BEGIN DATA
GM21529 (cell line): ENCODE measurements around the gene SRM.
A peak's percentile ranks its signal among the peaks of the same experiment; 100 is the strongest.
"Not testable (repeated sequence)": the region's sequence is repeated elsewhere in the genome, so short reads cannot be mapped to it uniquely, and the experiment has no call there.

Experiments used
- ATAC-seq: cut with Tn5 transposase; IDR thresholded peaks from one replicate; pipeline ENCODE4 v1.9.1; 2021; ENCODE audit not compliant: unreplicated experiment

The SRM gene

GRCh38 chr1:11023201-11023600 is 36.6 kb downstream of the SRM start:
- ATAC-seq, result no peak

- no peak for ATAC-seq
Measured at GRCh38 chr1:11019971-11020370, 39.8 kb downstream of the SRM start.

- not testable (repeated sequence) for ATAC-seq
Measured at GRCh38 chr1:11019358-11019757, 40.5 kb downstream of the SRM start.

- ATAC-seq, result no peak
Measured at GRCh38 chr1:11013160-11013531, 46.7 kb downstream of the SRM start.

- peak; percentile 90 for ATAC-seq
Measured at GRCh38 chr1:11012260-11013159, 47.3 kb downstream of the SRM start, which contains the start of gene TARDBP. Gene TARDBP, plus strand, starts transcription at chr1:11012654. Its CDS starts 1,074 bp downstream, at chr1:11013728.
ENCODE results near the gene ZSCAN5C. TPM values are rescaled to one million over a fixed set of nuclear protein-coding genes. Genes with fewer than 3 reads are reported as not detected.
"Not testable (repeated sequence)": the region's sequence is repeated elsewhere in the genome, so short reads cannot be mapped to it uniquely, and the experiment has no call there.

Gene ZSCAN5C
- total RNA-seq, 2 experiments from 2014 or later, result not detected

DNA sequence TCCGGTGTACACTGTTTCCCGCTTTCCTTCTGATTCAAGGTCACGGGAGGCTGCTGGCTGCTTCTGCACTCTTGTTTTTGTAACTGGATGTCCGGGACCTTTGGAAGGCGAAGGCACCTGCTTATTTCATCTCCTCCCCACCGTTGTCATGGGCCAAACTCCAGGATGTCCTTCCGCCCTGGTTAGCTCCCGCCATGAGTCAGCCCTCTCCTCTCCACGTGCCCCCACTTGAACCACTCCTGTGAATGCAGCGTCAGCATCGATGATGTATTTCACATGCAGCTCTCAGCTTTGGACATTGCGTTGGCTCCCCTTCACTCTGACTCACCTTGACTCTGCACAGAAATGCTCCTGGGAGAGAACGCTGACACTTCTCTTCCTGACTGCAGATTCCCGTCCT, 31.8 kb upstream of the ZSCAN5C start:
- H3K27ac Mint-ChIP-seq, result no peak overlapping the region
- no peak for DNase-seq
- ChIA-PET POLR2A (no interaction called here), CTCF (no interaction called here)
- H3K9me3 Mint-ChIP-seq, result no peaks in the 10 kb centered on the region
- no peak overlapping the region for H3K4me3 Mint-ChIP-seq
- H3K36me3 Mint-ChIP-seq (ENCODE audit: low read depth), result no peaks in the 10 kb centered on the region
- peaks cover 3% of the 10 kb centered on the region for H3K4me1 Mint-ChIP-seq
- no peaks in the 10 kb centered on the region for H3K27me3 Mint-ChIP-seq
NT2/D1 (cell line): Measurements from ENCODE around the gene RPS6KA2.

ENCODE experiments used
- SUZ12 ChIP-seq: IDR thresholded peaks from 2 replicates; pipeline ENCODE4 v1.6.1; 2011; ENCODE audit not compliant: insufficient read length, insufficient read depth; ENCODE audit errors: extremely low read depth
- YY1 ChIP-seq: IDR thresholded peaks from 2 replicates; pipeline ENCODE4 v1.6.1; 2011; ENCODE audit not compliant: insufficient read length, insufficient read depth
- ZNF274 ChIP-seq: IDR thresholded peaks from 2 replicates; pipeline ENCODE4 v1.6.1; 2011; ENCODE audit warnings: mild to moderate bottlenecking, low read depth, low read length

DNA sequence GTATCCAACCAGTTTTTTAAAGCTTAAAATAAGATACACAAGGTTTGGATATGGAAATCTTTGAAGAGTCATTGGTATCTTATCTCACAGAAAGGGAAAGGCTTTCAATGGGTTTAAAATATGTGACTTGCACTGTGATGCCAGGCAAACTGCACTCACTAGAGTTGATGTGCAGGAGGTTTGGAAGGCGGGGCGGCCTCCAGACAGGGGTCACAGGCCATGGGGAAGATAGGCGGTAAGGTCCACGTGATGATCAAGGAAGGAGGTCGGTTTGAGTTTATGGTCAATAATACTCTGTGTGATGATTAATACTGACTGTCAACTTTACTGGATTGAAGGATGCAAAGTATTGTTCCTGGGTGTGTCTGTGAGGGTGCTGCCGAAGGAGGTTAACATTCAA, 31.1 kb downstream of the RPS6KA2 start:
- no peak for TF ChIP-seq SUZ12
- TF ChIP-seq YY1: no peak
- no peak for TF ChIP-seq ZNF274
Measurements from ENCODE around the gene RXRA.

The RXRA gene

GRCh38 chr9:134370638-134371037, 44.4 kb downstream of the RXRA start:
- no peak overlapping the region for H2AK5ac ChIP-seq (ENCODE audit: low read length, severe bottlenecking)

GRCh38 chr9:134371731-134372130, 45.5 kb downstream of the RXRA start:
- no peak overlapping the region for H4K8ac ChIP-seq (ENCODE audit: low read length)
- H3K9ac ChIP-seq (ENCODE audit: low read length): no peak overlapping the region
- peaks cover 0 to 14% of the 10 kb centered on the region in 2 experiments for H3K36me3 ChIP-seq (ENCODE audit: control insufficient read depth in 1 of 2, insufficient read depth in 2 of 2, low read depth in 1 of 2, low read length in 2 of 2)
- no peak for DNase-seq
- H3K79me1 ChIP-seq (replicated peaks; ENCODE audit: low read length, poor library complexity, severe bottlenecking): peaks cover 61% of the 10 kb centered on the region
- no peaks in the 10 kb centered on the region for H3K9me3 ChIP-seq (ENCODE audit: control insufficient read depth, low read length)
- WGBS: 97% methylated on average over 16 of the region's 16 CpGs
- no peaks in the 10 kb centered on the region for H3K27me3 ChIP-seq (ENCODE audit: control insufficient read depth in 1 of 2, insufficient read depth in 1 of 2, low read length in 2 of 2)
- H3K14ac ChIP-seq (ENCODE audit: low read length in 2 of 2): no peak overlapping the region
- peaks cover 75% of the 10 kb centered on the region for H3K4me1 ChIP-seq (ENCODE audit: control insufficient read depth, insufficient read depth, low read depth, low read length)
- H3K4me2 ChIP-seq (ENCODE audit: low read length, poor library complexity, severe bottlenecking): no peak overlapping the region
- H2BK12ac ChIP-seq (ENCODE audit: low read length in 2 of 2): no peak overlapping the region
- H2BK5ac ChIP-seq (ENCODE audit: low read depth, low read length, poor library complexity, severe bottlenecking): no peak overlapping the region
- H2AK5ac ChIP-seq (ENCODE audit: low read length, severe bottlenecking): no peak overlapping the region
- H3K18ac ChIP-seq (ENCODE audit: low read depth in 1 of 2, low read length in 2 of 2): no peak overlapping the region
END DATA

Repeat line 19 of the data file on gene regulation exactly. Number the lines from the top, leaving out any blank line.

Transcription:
Gene ZSCAN5C